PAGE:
A reliable water supply for growers and farmers has major potential to boost economic growth, creating jobs and exports in the regions. At the same time these schemes can deliver real environmental benefits by maintaining river flows and recharging groundwater aquifers.
Let’s have a look at the proposed Ruataniwha project. Groups like Greenpeace would have you believe this will lead to large swaths of the Hawkes Bay becoming dairy country.
In fact, dairy is only expected to account for 22 per cent of the water take from the scheme.
The new Hawkes Bay Regional Council commissioned a review of all the science and decisions behind the dam.
The report concluded that it’s more likely the local community would achieve the ambitious environmental objectives of the Plan Change 6 with the dam than without the dam.
I could give numerous other examples, like Central Plains Water which is taking pressure off groundwater sources and will improve water flows into Lake Ellesmere - Te Waihora, helping the long-term process of improving its water quality.
Or the Waimea Community Dam near Nelson which would reduce nitrate leaching by converting land from pasture to apples.
There’s also a strong contradiction from some critics who warn to expect more volatile weather from global warming such as droughts, but then would deny farmers an essential tool to help them mitigate the impacts of it.
Telling our story
While some of us might disagree with the views of those who are opposed to farming, there’s one thing we can’t disagree with: they are very effective at getting their views across.
As farmers, we tend to lie down too easily. Being humble is a source of pride.
It was recently pointed out to me in a letter that farmers were taking too much of an unfair kicking, and so as the Primary Industries Minister what the hell I was doing about it?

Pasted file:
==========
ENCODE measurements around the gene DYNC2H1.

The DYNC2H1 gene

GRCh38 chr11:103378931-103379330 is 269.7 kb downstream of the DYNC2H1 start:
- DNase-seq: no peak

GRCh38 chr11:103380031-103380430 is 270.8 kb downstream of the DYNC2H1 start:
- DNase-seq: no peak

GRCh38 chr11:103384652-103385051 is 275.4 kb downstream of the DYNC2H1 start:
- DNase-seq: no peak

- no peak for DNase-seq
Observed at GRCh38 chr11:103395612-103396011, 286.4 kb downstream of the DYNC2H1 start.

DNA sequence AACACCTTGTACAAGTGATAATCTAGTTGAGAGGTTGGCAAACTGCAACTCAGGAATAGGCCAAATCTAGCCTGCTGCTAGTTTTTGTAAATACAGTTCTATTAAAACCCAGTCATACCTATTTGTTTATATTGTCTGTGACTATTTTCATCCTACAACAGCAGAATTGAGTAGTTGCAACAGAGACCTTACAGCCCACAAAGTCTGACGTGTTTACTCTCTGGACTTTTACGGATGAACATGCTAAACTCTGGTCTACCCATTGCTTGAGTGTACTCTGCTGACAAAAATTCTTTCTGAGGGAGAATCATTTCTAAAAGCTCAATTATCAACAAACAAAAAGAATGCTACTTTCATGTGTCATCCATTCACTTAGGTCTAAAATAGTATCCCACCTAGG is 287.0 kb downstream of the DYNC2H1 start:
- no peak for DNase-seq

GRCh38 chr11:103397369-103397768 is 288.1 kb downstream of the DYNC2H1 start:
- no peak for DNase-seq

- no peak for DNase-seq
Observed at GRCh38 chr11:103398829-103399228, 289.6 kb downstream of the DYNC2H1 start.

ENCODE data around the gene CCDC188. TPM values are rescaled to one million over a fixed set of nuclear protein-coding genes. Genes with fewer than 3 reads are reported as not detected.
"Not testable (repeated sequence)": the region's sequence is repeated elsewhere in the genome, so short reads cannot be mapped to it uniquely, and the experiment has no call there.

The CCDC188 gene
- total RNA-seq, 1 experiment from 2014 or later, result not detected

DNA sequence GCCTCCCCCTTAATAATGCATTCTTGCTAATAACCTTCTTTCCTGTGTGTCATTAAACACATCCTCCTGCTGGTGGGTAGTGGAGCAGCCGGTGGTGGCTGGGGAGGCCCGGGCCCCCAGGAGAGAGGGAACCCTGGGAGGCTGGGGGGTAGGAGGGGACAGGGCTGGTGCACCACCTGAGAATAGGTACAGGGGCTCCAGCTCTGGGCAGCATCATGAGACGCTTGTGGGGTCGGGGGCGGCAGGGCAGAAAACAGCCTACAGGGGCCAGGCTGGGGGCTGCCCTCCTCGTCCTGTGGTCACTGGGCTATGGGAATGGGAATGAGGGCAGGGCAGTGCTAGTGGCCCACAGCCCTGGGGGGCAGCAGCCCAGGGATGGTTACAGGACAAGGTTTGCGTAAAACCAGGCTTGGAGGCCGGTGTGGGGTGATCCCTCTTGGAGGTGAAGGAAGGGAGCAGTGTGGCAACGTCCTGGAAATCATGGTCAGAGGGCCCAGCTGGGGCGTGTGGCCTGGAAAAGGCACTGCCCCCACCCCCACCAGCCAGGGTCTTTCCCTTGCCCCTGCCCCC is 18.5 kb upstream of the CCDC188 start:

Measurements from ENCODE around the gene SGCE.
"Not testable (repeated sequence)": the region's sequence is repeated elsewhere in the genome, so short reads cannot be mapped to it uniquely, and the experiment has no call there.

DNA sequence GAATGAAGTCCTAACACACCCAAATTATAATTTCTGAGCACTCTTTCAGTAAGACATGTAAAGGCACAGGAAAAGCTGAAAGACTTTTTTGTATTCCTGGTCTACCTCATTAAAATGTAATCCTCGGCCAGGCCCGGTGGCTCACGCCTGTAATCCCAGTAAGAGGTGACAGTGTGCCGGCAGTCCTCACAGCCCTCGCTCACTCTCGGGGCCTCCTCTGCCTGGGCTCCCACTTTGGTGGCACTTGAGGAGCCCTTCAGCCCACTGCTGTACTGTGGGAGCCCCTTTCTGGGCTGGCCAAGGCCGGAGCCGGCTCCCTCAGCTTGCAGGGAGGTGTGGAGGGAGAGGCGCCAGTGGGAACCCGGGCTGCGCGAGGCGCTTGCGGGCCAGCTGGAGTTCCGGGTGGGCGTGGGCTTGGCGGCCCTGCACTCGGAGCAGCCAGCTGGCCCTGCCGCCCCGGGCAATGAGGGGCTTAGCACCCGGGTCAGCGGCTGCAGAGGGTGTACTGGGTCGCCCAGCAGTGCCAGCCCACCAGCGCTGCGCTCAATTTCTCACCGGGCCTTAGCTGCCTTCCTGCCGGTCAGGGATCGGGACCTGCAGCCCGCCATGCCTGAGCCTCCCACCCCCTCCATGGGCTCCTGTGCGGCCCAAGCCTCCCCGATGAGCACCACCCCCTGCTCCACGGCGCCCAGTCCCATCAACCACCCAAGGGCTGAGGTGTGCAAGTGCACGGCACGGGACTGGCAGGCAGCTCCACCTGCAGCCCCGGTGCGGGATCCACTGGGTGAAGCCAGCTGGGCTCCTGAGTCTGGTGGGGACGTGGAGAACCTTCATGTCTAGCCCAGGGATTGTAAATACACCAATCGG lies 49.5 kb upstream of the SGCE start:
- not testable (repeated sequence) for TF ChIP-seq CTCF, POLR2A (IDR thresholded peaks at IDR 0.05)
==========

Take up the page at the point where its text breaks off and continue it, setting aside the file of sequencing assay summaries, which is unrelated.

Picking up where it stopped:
My answer was that I’ll continue working my butt off, but if we really want a message to change the public perception of farming, it can’t just come from a politician like me.
It's going to need to come straight from the woolsheds and dairy sheds.
It's going to need to be from someone in a swanndri, not a suit.
It’s going to need to come from the people in the room tonight.
Who else is going to explain that farmers have spent over $1 billion of their own money towards environmental measures on farm.
Who else is going to explain that farmers have fenced enough waterways to cover the distance from Auckland to Chicago and then back again.
And it’s also important to understand that while farming may not be the sexiest thing around, food is.
Maybe we stop calling ourselves farmers, and introduce ourselves as food producers?
My challenge to all of you here is to set yourself some goals of promoting your industry to your friends and family who might not know that much about it.
In the age of social media, everyone here has the ability to influence public opinion more than you’d think.
For example, this weekend I’m organising my family to plant trees on our farm. We need to Tweet or Facebook pictures of the work we are doing for our land.